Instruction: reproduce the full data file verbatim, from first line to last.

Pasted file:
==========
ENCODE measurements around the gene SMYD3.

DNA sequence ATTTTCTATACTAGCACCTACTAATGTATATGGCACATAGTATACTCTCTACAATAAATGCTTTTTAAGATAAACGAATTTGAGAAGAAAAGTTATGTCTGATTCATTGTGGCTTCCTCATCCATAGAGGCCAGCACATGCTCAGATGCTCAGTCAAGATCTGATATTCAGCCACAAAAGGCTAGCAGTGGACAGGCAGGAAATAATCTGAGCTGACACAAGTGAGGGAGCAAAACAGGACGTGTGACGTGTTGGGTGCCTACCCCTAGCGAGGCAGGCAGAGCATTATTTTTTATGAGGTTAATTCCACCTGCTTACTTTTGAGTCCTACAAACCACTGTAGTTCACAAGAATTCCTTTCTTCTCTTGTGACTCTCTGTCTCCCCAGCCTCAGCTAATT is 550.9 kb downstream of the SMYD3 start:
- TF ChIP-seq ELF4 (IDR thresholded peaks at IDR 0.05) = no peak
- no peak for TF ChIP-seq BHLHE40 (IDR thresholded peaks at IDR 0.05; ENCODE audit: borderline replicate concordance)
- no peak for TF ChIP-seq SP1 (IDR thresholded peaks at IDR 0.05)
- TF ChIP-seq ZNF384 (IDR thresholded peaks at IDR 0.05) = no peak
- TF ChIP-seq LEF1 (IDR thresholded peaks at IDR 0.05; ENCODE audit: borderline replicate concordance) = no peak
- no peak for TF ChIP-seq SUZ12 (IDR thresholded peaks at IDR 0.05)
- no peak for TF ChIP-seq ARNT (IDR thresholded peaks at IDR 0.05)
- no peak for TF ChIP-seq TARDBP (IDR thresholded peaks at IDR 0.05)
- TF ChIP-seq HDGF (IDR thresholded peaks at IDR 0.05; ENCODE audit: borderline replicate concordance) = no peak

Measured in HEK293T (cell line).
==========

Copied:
ENCODE measurements around the gene SMYD3.

DNA sequence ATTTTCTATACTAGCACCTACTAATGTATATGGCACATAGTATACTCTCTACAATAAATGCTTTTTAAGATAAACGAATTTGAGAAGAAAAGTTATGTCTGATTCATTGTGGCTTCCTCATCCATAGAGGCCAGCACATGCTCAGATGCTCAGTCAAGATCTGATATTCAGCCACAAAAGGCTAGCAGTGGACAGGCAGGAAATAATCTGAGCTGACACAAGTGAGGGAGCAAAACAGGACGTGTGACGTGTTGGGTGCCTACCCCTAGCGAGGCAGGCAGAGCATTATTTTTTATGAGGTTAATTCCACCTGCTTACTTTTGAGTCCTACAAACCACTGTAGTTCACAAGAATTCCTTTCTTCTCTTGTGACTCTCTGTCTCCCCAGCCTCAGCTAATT is 550.9 kb downstream of the SMYD3 start:
- TF ChIP-seq ELF4 (IDR thresholded peaks at IDR 0.05) = no peak
- no peak for TF ChIP-seq BHLHE40 (IDR thresholded peaks at IDR 0.05; ENCODE audit: borderline replicate concordance)
- no peak for TF ChIP-seq SP1 (IDR thresholded peaks at IDR 0.05)
- TF ChIP-seq ZNF384 (IDR thresholded peaks at IDR 0.05) = no peak
- TF ChIP-seq LEF1 (IDR thresholded peaks at IDR 0.05; ENCODE audit: borderline replicate concordance) = no peak
- no peak for TF ChIP-seq SUZ12 (IDR thresholded peaks at IDR 0.05)
- no peak for TF ChIP-seq ARNT (IDR thresholded peaks at IDR 0.05)
- no peak for TF ChIP-seq TARDBP (IDR thresholded peaks at IDR 0.05)
- TF ChIP-seq HDGF (IDR thresholded peaks at IDR 0.05; ENCODE audit: borderline replicate concordance) = no peak

Measured in HEK293T (cell line).